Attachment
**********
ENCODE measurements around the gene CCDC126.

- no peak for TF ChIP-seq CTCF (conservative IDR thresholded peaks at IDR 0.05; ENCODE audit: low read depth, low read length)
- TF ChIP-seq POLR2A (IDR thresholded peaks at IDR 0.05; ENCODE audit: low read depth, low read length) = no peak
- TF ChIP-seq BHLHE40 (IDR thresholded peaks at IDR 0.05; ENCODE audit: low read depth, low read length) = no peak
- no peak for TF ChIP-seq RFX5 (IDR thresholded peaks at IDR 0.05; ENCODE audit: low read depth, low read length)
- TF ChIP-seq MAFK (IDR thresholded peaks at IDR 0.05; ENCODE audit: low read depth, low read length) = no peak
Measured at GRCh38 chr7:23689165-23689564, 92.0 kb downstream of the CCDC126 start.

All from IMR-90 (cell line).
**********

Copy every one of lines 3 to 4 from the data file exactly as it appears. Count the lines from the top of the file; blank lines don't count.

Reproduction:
- TF ChIP-seq POLR2A (IDR thresholded peaks at IDR 0.05; ENCODE audit: low read depth, low read length) = no peak
- TF ChIP-seq BHLHE40 (IDR thresholded peaks at IDR 0.05; ENCODE audit: low read depth, low read length) = no peak